Russia to squeeze its renewables development budget

Despite the global renewables boom, Russia is going to reduce spending on the national programme for the development of green energy. However, the cuts could have been worse, and large corporations are implementing their own plans to reduce carbon emissions.

Russia’s next phase of renewable energy development may receive less funding from the state than planned, says bneIntelliNews citing Kommersant. The government is likely to cut its budget allocated for renewables development by 22% to 313 billion rubles ($4,2 billion) in 2025-2035. The Ministry of Economy sought greater cuts, but the Ministry of Energy managed to defend the programme.

Russia has long been one of the world’s largest CO2 emitters. The country has abundant conventional energy resources, such as oil, gas and coal, which make it difficult both politically and economically to diversify the economy away from heavy extractive industries. Thus, its renewables programme is often underestimated, although it has practical purposes from developing localised equipment to creating manufacturing jobs. Besides, there are gaps in the power grid across Russia’s 11 time zones where renewables can generate power competitively.

Wind farm in Crimea. Photo: Olgacrimea

While expectations for renewables in Russia are pretty marginal, large corporates are making their steps in sustainability. Most recently, Russia’s key petrochemical company Sibur announced a carbon monitoring project in Tyumen, a core Siberian oil production region. The carbon monitoring centre will monitor emission levels and research potential biological solutions that can increase CO2 removal and offset human emissions, such as enhanced forestry management. The centre will be part of a national network aimed to observe the effectiveness of these solutions and improve strategies at a regional or national level. The research is essential for an accurate assessment of Russia’s overall CO2 capacity. Sibur ranked 8th in the list of Russia’s most eco-friendly companies published by Forbes last month. The petrochemical giant aggregates and processes by-product gas at oilfields, which most other companies are burning off.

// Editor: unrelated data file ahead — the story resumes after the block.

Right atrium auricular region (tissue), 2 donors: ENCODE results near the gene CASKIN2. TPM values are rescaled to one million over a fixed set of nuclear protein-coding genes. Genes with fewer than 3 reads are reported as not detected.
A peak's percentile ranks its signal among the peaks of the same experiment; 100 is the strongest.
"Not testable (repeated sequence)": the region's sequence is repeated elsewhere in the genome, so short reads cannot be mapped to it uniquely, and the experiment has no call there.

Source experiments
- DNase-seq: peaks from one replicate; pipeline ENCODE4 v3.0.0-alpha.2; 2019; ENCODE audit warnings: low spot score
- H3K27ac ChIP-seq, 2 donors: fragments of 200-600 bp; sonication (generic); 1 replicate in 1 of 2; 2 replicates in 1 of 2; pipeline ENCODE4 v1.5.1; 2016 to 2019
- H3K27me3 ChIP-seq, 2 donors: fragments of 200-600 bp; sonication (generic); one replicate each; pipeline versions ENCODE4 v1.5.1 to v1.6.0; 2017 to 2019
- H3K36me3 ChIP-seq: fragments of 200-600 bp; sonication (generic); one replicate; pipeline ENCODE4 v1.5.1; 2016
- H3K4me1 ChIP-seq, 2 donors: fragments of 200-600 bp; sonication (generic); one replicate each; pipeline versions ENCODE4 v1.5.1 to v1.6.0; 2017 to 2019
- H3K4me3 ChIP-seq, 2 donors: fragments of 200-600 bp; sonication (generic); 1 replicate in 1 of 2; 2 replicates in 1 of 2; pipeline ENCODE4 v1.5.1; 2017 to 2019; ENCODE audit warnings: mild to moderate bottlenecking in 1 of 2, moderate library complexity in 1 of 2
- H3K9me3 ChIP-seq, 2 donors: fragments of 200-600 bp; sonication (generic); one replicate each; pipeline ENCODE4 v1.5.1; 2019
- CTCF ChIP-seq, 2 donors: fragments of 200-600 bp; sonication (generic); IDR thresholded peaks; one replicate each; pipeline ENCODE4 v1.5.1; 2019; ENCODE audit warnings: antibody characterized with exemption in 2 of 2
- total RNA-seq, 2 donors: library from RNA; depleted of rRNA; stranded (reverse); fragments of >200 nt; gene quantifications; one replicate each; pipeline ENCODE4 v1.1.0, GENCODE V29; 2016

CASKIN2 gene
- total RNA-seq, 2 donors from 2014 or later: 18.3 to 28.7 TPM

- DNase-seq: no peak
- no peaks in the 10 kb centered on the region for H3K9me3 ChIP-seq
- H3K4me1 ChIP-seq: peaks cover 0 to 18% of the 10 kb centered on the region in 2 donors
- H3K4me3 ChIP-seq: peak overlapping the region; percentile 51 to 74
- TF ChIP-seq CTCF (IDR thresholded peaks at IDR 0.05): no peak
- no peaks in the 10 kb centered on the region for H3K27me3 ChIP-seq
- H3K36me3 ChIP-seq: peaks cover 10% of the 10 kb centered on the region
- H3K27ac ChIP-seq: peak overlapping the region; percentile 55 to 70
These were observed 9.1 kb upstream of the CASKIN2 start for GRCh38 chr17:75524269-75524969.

Nordgold, a gold mining company operating in Russia, has also taken steps to make its business more environmentally friendly. On 18 March, the mining company announced committing itself to achieving net-zero CO2 emissions by 2050.

The public sector is also starting to act: in February, the regional government of Sakhalin announced plans to set up an emissions trading scheme in a bid to hit net-zero emissions by 2025. In case of success, the plan, which was approved by the Kremlin, can be extended to other Russian regions.

By Anna Litvina